Jacob Strand FRSA asks whether rapid prototyping for domestic use is just another lingering homeless technology that will certainly not save us.
Recently I was asked about the future of rapid prototyping for furniture and design, by an acquaintance considering a job change. This is what I wrote. “The map is not the territory”, a phrase coined by the Polish-American philosopher and engineer Alfred Korzybski, which illustrates very well how people often confuse models of reality with reality itself. Technology is not also design, engineering is not also architecture as well as creation is not also art.
In a few hundred years, the sciences have turned cognition into a form of production that has prepared modern man to produce for himself what he wants to know.
When we get carried away on new waves of positive paradigmatic technology evangelism, we often find that the prophecy that quantified projection is in fact nothing more than an indicator of simple hope. Humans are inherently very hopeful. Our projections are nothing more valuable to us than inflated rosy bubbles of faith and optimism longing for new nascent technologies. Hope that often seems to quickly burst and then slowly evaporate away, again.
We get excited, right? Wow. Imagine the vastness of endless, infinite possibilities. And we become hopeful that maybe this, this is the technology that has come to salvage us from our own squanders and discontinuities.
I often refer to an image that I was presented with as part of a presentation in college. It is from a cartoonist who in a satirical way envisaged the future after rubber had been industrialised. It shows a housewife cleaning the whole living room by just hosing it down since everything in the living room is made of plastic or rubber. It illustrates precisely what happens when we attempt to make future projections based solely on data; we forget that it is us humans who are adopting these nascent new technologies and not the other way around.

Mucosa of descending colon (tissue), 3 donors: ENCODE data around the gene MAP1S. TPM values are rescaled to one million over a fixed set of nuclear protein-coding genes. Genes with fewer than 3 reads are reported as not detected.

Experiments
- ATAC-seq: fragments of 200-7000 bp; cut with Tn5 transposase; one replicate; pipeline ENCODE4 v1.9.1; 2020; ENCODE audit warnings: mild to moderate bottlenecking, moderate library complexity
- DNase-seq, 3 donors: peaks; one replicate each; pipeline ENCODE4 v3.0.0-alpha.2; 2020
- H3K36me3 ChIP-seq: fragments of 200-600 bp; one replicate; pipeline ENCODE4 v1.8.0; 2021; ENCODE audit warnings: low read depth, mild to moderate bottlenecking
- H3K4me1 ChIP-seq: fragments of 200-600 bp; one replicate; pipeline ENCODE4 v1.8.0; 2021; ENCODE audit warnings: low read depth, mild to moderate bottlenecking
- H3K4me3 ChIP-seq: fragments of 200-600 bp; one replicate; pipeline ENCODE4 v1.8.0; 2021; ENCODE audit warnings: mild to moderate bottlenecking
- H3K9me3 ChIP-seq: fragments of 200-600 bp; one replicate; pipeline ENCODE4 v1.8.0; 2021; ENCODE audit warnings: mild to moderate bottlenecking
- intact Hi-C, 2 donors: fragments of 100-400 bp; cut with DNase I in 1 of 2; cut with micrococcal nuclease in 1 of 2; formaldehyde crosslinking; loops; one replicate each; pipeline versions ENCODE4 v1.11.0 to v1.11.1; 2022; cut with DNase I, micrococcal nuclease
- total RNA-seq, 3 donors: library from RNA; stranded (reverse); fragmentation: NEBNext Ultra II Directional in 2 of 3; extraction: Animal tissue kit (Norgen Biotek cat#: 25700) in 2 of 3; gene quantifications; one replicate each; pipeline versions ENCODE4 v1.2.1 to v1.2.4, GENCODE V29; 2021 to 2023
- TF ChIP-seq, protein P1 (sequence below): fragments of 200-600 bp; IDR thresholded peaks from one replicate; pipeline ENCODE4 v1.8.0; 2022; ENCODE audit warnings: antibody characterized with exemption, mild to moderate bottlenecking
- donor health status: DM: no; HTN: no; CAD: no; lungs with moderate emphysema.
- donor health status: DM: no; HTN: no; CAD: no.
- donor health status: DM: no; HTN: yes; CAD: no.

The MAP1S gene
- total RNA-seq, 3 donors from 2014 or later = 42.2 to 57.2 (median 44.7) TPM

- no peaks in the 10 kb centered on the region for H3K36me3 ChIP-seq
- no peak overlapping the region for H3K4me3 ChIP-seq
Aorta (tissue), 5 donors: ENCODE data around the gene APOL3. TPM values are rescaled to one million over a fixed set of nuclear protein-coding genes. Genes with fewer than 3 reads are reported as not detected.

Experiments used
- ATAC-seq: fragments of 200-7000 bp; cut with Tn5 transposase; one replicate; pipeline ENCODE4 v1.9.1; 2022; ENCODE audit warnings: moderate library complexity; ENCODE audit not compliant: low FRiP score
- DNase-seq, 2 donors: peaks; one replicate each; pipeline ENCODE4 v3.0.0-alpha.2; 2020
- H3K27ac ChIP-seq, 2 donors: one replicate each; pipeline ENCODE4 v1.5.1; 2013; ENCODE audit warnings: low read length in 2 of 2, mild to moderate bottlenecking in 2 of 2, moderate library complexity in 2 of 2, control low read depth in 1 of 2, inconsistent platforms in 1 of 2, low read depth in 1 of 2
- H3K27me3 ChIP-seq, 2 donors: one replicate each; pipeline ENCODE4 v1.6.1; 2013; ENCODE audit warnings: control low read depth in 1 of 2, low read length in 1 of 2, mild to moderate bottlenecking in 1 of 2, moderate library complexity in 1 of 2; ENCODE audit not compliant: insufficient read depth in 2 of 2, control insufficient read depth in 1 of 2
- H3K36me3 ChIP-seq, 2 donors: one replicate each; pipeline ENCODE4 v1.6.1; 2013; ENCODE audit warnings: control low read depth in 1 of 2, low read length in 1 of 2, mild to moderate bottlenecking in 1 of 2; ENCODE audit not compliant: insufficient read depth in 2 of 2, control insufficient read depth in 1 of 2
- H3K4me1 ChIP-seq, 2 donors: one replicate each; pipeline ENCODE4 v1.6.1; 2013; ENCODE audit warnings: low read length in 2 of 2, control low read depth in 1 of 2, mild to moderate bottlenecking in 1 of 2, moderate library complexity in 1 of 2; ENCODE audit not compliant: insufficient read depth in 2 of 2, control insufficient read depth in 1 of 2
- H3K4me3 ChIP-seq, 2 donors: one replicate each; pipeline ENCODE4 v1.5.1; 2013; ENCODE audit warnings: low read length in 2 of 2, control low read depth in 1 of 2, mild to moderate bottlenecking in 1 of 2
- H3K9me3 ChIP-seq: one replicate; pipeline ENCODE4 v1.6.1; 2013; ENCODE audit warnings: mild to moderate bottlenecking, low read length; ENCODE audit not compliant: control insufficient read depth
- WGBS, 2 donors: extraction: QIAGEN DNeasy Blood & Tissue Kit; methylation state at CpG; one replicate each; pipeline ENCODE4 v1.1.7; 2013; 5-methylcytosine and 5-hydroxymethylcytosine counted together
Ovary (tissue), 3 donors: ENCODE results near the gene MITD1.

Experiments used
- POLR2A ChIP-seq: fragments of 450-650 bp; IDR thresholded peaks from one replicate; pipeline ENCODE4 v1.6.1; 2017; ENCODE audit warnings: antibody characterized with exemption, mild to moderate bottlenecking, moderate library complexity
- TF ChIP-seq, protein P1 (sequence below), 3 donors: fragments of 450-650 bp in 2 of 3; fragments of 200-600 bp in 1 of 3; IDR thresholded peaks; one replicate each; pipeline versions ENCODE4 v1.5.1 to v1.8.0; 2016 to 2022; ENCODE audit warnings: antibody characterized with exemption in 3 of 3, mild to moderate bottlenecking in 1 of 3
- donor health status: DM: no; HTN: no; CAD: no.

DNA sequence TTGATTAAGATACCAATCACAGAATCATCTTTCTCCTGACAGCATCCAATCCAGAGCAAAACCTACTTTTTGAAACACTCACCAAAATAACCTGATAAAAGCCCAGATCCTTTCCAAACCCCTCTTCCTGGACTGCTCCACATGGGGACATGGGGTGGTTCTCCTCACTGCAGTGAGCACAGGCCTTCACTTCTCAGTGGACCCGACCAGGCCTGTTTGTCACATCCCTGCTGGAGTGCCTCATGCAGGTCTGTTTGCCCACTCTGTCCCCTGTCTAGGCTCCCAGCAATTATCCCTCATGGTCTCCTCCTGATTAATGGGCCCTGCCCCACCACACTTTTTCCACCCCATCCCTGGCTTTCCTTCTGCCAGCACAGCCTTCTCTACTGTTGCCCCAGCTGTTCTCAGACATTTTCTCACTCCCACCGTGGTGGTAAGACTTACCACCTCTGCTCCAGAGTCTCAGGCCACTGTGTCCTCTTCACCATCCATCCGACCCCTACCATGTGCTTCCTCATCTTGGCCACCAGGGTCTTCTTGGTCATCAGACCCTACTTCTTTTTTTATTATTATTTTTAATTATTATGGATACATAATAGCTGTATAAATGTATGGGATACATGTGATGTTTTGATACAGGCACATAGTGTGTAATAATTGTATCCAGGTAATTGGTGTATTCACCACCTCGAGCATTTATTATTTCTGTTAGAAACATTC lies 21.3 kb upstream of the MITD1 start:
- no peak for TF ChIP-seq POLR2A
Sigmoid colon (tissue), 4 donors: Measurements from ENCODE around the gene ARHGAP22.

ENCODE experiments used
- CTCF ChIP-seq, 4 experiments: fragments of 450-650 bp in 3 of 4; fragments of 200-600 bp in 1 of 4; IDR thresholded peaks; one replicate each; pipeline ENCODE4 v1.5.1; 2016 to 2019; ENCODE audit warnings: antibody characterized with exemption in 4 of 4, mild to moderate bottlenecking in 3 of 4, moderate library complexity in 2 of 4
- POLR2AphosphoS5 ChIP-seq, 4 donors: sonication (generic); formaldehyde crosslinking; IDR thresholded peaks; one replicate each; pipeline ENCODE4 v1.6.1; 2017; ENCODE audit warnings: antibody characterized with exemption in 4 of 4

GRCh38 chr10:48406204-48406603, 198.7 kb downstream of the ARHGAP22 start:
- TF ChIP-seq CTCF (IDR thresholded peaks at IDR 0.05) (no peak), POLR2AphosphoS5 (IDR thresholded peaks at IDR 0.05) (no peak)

I have been working with rapid prototyping since this new technology was made available to academics and designers. I have written about it and kept an eye on its developments ever since; to the point where this technology was heralded to become the third industrial revolution.
To a certain extent this is happening within the industry. It is applied to making prototypes, spare parts and even organs. And with more complex materials being developed for industrious rapid prototyping usage, industries can by-pass the whole tooling process, translate bio data into form and so on. It is also very cost effective.
However, for domestic use, I would argue that rapid prototyping could be the new (QR) code, this two-dimensional version of the barcode, typically made up of black and white pixel patterns, struggling to move beyond the novelty and into an applicable domestic use.
Fundamentally, rapid prototyping is just and nothing but a printer with an added dimension. You could also take a picture of an art painting, print it and stick to your wall. But it will never be the same as having the real painting with its structures, colour saturation, depths and textures. The print is not even a copy. So, it really depends on the author or creator to make it somehow worthwhile to print something. There is also a vast qualitative difference between a domestic printer from HP and lithography.
Humans are tactile, visceral beings who do not derive from sterile laboratories and Petri dishes; we come from the land, earth and nature. We can print a utensil but we cannot print a Poul Kjærholm piece of furniture. You can print a print of a Caravaggio and so on.
Human beings are inherently romantics, poetics and tactile beings. And herein lies the beauty of the arts as opposed to engineering and data. We do not fall in love with a design object just on its novelty and functionality but on its overall aesthetics and material equilibrium.